Representing Griffith Hack at the event will be:

If you are attending INTA and would like to schedule a meeting in advance, please contact Nicola, Emma, Ray or Simon directly, or alternatively, contact Faye Oxley – Business Development Manager:

Anthony Selleck reviews today’s decision in Commissioner of Patents v Thaler [2022] FCAFC 62 which reverses an earlier ruling that artificial intelligence can be an “inventor” for the purposes of the Australian Patents Act 1990.

In July 2021, the Australian Federal Court delivered what can be described as a stunning decision, that an artificial intelligence can be an “inventor” for the purposes of the Australian Patents Act 1990. The decision seemingly opened the door to the Australian Patent Office granting patents to outputs wholly produced by artificial intelligence systems with no human intervention.

The Commissioner of Patents appealed the decision to the Full Court, and earlier today, the Court unanimously allowed the Commissioner’s appeal.

Prior to today’s decision, Australia was the only country in which a court decided in favour of the patent applicant, with courts in Germany, the United States and United Kingdom (along with Patent Offices in a number of jurisdictions) reaching the opposite conclusion.

Central to the Full Court’s decision was the observation that the law relating to the entitlement of a person to the grant of a patent is premised upon an invention that arises “from the mind of a natural person or persons”. In reaching this conclusion, the Full Court noted that it is those who contribute to, or supply, the inventive concept who are entitled to the grant of a patent, and that the patent grant is a reward for the inventor’s “human” ingenuity.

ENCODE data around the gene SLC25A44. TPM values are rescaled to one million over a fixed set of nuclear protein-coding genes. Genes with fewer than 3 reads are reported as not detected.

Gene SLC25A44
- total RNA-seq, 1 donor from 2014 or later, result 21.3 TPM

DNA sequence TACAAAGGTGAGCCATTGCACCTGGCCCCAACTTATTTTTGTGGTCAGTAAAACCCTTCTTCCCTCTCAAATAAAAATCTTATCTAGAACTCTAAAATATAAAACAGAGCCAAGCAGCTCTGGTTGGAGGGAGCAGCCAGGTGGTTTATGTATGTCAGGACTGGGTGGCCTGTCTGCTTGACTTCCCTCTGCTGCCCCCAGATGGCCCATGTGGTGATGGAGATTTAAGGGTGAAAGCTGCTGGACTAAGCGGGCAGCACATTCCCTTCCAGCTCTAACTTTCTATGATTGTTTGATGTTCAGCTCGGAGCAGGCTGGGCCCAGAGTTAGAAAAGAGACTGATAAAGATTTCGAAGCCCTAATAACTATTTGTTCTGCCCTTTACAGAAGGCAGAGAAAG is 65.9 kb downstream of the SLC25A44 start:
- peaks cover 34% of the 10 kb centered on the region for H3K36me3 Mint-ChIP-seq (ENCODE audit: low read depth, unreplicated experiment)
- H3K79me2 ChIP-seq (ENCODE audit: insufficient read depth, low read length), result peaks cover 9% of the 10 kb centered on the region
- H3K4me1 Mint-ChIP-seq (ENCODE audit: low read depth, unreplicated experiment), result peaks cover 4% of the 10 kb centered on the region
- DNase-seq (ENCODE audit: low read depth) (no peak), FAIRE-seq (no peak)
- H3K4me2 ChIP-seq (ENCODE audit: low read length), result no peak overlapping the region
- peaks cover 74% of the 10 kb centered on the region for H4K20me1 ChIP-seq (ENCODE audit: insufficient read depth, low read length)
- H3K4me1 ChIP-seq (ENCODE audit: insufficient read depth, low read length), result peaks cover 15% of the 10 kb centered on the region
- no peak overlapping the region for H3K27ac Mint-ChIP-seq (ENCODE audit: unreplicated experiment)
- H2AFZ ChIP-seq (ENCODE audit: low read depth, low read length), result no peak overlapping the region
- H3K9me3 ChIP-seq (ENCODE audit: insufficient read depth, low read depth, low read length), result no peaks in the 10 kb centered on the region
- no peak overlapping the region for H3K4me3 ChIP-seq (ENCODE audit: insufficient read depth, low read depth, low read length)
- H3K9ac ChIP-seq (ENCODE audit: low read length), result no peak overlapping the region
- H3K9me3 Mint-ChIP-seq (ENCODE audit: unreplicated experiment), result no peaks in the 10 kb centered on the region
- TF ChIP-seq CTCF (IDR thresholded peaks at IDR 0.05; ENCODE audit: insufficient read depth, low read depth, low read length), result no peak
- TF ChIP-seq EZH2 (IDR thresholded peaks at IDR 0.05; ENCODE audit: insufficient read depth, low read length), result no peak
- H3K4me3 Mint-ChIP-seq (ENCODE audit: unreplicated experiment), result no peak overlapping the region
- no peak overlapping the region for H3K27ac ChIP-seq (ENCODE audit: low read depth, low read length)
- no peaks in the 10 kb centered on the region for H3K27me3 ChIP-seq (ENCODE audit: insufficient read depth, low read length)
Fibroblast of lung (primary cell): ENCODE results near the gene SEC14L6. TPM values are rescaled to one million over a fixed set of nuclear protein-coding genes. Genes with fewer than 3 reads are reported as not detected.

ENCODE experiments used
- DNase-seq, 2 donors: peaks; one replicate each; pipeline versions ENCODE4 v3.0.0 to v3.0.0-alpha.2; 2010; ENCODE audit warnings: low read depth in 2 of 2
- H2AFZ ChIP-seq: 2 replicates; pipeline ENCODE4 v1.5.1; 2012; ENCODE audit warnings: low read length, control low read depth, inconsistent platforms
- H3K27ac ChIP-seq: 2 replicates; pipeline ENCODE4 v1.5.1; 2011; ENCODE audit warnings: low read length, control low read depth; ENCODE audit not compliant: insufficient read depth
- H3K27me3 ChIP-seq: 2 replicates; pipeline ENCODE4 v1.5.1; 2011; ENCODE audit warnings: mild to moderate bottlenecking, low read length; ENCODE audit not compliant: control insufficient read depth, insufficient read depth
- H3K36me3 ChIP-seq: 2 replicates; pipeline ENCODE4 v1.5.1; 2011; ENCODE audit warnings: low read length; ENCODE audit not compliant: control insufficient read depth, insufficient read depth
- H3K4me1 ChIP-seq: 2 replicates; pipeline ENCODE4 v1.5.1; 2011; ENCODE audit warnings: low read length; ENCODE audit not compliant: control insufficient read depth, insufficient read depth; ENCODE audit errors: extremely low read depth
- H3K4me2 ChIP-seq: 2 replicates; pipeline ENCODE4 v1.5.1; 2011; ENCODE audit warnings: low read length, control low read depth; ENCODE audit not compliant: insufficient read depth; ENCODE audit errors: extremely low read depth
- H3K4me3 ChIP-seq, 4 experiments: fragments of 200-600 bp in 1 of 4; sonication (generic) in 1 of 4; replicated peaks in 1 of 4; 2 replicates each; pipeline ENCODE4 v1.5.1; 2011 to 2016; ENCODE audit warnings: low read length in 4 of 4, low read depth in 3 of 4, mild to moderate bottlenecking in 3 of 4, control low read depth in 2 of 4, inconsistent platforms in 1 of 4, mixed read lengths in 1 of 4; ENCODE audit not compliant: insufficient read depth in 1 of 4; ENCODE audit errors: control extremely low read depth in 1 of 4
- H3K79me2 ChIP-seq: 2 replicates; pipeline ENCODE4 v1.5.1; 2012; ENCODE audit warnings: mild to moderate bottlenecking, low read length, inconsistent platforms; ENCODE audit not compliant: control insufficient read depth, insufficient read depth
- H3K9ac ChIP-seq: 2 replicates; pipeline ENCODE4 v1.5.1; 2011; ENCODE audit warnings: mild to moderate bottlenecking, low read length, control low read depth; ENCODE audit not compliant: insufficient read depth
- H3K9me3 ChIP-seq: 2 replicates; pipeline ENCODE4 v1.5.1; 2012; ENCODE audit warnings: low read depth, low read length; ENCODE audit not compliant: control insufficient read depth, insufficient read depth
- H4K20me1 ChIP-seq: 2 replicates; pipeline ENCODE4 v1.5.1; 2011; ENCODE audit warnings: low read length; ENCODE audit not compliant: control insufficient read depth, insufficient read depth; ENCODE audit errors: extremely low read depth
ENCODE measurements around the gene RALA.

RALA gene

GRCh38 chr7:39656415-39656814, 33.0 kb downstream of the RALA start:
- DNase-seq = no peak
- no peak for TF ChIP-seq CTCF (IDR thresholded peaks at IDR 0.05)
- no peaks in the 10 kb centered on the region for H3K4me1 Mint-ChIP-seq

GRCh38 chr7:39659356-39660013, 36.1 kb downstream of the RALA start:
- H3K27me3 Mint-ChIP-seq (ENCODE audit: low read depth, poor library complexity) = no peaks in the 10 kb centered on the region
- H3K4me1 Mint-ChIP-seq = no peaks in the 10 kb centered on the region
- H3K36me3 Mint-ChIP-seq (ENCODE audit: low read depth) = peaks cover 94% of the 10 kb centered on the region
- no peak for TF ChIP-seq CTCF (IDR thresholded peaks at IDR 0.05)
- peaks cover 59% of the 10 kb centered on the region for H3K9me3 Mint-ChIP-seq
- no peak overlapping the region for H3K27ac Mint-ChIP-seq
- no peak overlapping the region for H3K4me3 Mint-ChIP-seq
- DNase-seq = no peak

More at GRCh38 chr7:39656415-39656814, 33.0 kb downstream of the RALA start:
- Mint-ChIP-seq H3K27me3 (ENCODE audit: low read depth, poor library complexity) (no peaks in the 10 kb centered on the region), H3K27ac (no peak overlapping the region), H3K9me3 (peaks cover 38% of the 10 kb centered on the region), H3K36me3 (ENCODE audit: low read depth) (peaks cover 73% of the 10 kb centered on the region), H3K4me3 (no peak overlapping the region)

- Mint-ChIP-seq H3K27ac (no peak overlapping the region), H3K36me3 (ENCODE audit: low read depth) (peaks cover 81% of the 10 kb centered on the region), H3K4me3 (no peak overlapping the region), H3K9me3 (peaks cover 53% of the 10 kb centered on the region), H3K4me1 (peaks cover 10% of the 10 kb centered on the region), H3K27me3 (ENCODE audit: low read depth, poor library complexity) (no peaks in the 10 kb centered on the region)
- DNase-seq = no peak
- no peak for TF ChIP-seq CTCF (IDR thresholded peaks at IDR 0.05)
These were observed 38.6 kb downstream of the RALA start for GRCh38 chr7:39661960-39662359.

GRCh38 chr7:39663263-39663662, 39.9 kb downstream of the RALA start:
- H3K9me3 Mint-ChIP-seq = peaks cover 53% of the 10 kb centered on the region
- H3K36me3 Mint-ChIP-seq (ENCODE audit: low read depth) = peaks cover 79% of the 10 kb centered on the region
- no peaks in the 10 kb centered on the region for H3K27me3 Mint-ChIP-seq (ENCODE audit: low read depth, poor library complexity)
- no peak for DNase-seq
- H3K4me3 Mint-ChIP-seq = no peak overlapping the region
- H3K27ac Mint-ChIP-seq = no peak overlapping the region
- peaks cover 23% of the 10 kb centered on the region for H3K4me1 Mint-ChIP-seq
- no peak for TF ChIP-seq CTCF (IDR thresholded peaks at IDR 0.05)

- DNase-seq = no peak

The Full Court also observed that it is the “inventor” (as opposed to the Applicant) who makes certain representations in the patent specification as to the nature of the invention. It is these representations that underlie the patent bargain between the inventor and the state, and are intertwined with concepts material to the validity of patent applications and patents. According to the Full Court, the Patents Act 1990 does not contemplate beings other than human being having the capacity to make representations, or indeed misrepresentations that may render a patent liable to be revoked.

In the absence of a successful appeal to the High Court of Australia, it can be assumed that Australian patent applications must name a human inventor, or are at risk of lapsing.

There are many policy issues that arise with respect to granting patent rights to the results and insights that artificial intelligence systems generate. We have no doubt that these will be hotly debated in the future, in the context of reforms to the patent system or the creation of new intellectual property systems specifically tailored to artificial intelligence.

Applications are now open for Artificial Intelligence (AI) and Digital Capability Centre Grants of up to A$11 million, as part of a Federal Government plan to drive the adoption of AI technologies by Australian businesses. Anthony Selleck explains why applicants should conduct IP due diligence before completing their submission.


The Australian Government released an Artificial Intelligence (AI) Action Plan in June 2021, which included a total of A$44 million funding to establish four “AI and Digital Capability Centres”.

Grants of up to A$11 million are now available for eligible entities to establish the new Centres, with applications needing to be submitted through the Business Australia website by 12 May 2022.

Overview of the grant